The 4th October 2019 marks 120 years exactly since the founding of Liverpool University Press, it also coincides with the publication of an article in the Times Higher this week that fails to answer its title: What is the point of a university press?
That question seems to have haunted university presses almost as long as they have been in existence and certainly for much of the past three decades. The answer has been obscured by the rhetoric of competing positions: university presses should receive less/more funding, publish open access/increase sales, hasten publication/retain the quality that takes time, serve specialist academic niches/consider high impact trade, serve a home institution/have a global footprint, be regarded as a ‘legacy’/innovate to shape the future.
All of these are valid positions, though too often shrilly articulated, and none of them actually answer the question. To do so let’s look at LUP’s activity from 1st August 2018- 31st July 2019:
Last academic year 20 LUP staff (we’re now up to 22), worked with 173 book series editors and editorial board members, 685 journal editors and editorial board members, 32 freelance copyeditors, typesetters and indexers, half a dozen academic members of LUP’s main Editorial Advisory Board and four non-executive directors to:
- Oversee c.2000 peer reviews
- Publish 608 journal articles
- Release 113 books, across multiple imprints
- Receive almost 1.4 million impressions on twitter
- Participate, one way or another, in 162 academic conferences, events and launches
- publish in a range of formats and models across print and digital, open access (books, journals and open educational resources) and paid for content (affordable paperbacks, journals, and higher priced specialist books)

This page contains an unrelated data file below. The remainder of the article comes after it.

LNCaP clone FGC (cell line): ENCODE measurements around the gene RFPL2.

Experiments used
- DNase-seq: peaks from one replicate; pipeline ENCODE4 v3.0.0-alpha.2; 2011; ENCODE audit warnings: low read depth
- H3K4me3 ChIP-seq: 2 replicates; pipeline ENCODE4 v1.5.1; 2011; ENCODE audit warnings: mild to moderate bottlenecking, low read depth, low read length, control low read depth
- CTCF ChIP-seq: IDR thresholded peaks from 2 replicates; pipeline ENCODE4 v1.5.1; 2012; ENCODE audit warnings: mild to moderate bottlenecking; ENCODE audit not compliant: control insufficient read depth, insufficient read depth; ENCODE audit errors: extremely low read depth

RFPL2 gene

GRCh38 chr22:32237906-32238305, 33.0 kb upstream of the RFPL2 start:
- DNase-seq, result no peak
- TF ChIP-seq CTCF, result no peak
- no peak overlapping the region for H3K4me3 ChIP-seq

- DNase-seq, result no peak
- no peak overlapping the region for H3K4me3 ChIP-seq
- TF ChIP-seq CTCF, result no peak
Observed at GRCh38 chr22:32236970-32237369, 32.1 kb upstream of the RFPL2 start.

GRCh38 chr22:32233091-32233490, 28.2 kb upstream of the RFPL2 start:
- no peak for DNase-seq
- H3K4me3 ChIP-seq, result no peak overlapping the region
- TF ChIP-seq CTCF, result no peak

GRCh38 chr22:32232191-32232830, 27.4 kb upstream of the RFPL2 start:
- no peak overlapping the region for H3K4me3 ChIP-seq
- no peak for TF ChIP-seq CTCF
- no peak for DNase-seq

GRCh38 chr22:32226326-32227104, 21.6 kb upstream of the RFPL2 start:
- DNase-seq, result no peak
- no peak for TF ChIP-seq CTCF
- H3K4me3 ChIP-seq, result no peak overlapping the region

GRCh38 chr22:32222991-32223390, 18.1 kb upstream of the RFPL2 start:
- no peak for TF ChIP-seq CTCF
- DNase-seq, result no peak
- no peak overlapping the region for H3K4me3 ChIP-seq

- Generate £2.4million in revenue – every penny of which was used to support and disseminate scholarship, with the Press receiving no subsidy whatsoever
- Actively participate in a plethora of scholarly and trade associations, events and committees.
- Nurture the next generation of publishers through structured internship, work experience and mentoring
- Reach hundreds of thousands of readers all over the world, through sales and downloads, with publications all bearing the University of Liverpool’s imprimatur.
That story, at a smaller scale, has been going on in Liverpool, sometimes relatively unnoticed, for 120 years. Similar stories, with distinct variations, according to operational circumstance, scale, business model and institutional aspiration, are happening in every university press every year.
So, what is the point of a university press?
The point is that a university press creates a community extending far beyond the confines of the campus, connecting authors, readers, reviewers, skilled publishers and the university. That community tends to be, but is not always, rooted in the humanities and social sciences, an area of the Academy that discusses its crises with even greater regularity than the university presses. Of course research reported in STM journals, typically published by larger commercial publishers, can help to make the world a better place but to understand what ‘better’ might mean you have to turn to humanities and social sciences books and journals, and that means the UP. University presses, and like-minded mission-driven HSS publishers, also value rigorously developed ideas and their modes of expression for intellectual quality not for commercial opportunity. If a university press differs from a commercial publisher it is above all in the fact that it takes nothing out of its community: there is but one shareholder, one which exists, like a university press, to serve knowledge and one which by having a press does just that.
Looking back across the archive it is clear the most successful periods for LUP have fallen when the University of Liverpool – as now – has most clearly understood the value of having a press and the connected community it brings. As Benjamin Moore, the Secretary of Liverpool University Press in 1914, wrote:
‘A University Press becomes an essential rather than a luxury to any progressive University where research is being actively prosecuted and knowledge advanced in any domain of the arts or sciences. Such labours must not only be performed but fitly recorded. A University without a Press tends to become a silent University or one with no articulate voice of its own.’